Discrimination!

On Tuesday, the European Court of Human Rights in Strasbourg ruled that the Constitution of Bosnia-Herzegovina discriminated against minorities by allowing only Serbs, Croats, and Muslims to run for certain public office. The lawsuit was filed several years ago by Jakob Finci, a Jew, and Dervo Sejdic, a Rom, prompting countless headlines along the lines of "Bosnia discriminates against Jews and Roma."

As is usually the case with anything concerning Bosnia, the truth is somewhat more complicated than a sound bite.

The said Constitution was drafted in 1995 as one annex of the Dayton Accords, the peace agreement that put an end to three and a half years of vicious civil war. Its authors are not Bosnian, but rather Western diplomats, led by U.S. envoy Richard Holbrooke. Most of the provisions in the peace treaty focused on a power-sharing arrangement between Bosnia’s three principal ethnic communities, the Muslims (calling themselves Bosniaks), the Serbs, and the Croats. Collective rights of ethnic communities thus took precedence over individual civil rights.

A Matter of Trust

Since it was established as a component of the Yugoslav federation in 1945, Bosnia-Herzegovina functioned as a joint venture between the Muslims, Serbs, and Croats. Public offices were allocated using the ethnic "key" ensuring a fair representation of all three communities, with set-asides for minorities such as Jews, Roma, or those from mixed marriages that identified as "Yugoslav."

Due to this arrangement, the first popularly elected Presidency of Bosnia, in 1990, had seven members: two Muslims, two Serbs, two Croats and a Yugoslav. Except the "Yugoslav" was a fiction — it was a label of convenience adopted by Muslim politician Ejup Ganic to secure an extra seat in the Presidency. Ganic’s election also demonstrated that any sort of "citizen state" arrangement, preferred over ethnic representation by Muslim leader Alija Izetbegovic, though a sound concept on paper would in practice result in a Muslim-dominated government.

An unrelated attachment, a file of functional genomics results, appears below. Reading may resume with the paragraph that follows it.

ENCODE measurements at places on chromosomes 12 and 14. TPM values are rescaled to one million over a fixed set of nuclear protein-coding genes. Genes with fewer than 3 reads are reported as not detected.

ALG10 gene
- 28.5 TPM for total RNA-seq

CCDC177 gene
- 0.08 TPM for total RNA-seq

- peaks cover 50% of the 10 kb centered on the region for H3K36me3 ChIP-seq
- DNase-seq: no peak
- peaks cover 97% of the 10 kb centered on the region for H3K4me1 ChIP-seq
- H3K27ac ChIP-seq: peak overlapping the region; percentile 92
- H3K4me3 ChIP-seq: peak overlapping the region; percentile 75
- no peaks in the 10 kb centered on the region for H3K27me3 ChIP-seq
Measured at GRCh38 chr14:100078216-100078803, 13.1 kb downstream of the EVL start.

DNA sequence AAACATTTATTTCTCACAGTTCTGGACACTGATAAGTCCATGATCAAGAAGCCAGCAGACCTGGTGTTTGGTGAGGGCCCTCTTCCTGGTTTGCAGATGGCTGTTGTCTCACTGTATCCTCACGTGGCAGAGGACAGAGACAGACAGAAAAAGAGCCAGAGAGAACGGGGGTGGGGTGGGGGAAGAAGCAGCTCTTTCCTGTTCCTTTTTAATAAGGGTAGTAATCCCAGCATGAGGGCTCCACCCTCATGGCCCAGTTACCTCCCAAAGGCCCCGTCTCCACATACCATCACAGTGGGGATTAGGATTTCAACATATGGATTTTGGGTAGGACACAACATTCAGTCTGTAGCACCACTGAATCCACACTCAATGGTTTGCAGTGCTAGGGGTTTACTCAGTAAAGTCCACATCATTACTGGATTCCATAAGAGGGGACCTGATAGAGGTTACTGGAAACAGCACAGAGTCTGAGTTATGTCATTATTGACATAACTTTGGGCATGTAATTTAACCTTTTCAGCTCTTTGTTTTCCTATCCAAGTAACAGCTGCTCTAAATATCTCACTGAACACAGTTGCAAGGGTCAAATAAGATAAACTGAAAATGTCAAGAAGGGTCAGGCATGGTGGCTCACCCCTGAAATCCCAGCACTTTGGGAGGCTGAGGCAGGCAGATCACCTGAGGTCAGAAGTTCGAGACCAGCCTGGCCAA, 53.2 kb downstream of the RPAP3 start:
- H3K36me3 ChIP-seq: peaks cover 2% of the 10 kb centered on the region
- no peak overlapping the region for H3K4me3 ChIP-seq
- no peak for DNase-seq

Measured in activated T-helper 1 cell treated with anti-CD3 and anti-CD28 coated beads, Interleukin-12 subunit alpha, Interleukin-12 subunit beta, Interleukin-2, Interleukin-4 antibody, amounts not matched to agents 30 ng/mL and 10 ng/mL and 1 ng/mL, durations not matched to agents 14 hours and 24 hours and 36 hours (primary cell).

The Serb, Croat, and Muslim parties never managed to reach an agreement on two issues crucial to Bosnia: whether it should leave Yugoslavia and become an independent state, and whether it would have a centralized government or be reorganized into provinces dominated by local ethnic majorities. This impasse eventually led to a complete breakdown of the political process, and in April 1992 to open warfare. After some 100,000 deaths, a million or more displaced people and widespread destruction of cities, countryside and industry, the Dayton Accords provided a tenuous answer to both issues.

Yet Muslims continued to dream of a centralized state, Croats took out Croatian citizenships, and the Serbs simply ignored the other half of the country, focusing on their own. Meanwhile, Dayton’s Western enforcers have been eroding this compromise almost from day one, imposing new institutions of the central government in the name of reforms and Bosnia’s very hypothetical EU membership.

Our Constituents and Theirs

Finci and Sejdic’s challenge was not the first time the ethnic provisions of Dayton were put on trial. In June 2000, the Constitutional Court of Bosnia upheld the challenge by Muslim leader Alija Izetbegovic that Muslims and Croats living in the Serb Republic and Serbs living in the Federation were deprived of their civil rights.

Subsequently, public offices were set aside for Croats and Muslims in the Serb Republic. Serbs in the Federation had no such luck. In 2004, for example, there was a crisis in the Sarajevo city hall, because no Serb or Croat candidates could be found to fill the seats allocated to their respective communities. One Sarajevo municipality even appointed officials that had identified themselves as "Bosniak," "Bosnian" and "Muslim" — and considered this multiethnic enough. There have never been enough Serbs in the Federation parliament for a proper delegate club, either.

On the other hand, the 2000 ruling has been invoked by Muslims to challenge the symbols of the Serb Republic and the names of many towns in that entity. The name of the Serb Republic has not been challenged only because it is explicitly stated in the Dayton Accords.